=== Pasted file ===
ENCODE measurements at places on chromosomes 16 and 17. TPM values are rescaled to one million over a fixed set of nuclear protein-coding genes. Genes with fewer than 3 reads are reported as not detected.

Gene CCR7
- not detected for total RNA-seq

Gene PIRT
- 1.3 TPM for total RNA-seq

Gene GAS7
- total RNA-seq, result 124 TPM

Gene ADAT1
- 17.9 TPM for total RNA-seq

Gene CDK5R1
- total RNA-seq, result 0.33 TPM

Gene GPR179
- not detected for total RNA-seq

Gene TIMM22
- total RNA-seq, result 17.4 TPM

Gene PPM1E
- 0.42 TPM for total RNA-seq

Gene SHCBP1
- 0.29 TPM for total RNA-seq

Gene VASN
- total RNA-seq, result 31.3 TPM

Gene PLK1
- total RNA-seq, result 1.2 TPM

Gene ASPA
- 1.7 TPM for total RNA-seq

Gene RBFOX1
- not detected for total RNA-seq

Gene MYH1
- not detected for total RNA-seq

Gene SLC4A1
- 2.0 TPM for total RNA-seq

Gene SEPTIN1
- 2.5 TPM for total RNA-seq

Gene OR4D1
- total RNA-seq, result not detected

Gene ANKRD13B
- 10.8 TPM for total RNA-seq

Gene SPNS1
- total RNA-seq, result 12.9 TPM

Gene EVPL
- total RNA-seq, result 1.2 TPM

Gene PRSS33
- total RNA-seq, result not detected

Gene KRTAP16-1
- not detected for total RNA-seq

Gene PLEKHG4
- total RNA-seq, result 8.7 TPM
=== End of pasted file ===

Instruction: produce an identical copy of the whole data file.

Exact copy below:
ENCODE measurements at places on chromosomes 16 and 17. TPM values are rescaled to one million over a fixed set of nuclear protein-coding genes. Genes with fewer than 3 reads are reported as not detected.

Gene CCR7
- not detected for total RNA-seq

Gene PIRT
- 1.3 TPM for total RNA-seq

Gene GAS7
- total RNA-seq, result 124 TPM

Gene ADAT1
- 17.9 TPM for total RNA-seq

Gene CDK5R1
- total RNA-seq, result 0.33 TPM

Gene GPR179
- not detected for total RNA-seq

Gene TIMM22
- total RNA-seq, result 17.4 TPM

Gene PPM1E
- 0.42 TPM for total RNA-seq

Gene SHCBP1
- 0.29 TPM for total RNA-seq

Gene VASN
- total RNA-seq, result 31.3 TPM

Gene PLK1
- total RNA-seq, result 1.2 TPM

Gene ASPA
- 1.7 TPM for total RNA-seq

Gene RBFOX1
- not detected for total RNA-seq

Gene MYH1
- not detected for total RNA-seq

Gene SLC4A1
- 2.0 TPM for total RNA-seq

Gene SEPTIN1
- 2.5 TPM for total RNA-seq

Gene OR4D1
- total RNA-seq, result not detected

Gene ANKRD13B
- 10.8 TPM for total RNA-seq

Gene SPNS1
- total RNA-seq, result 12.9 TPM

Gene EVPL
- total RNA-seq, result 1.2 TPM

Gene PRSS33
- total RNA-seq, result not detected

Gene KRTAP16-1
- not detected for total RNA-seq

Gene PLEKHG4
- total RNA-seq, result 8.7 TPM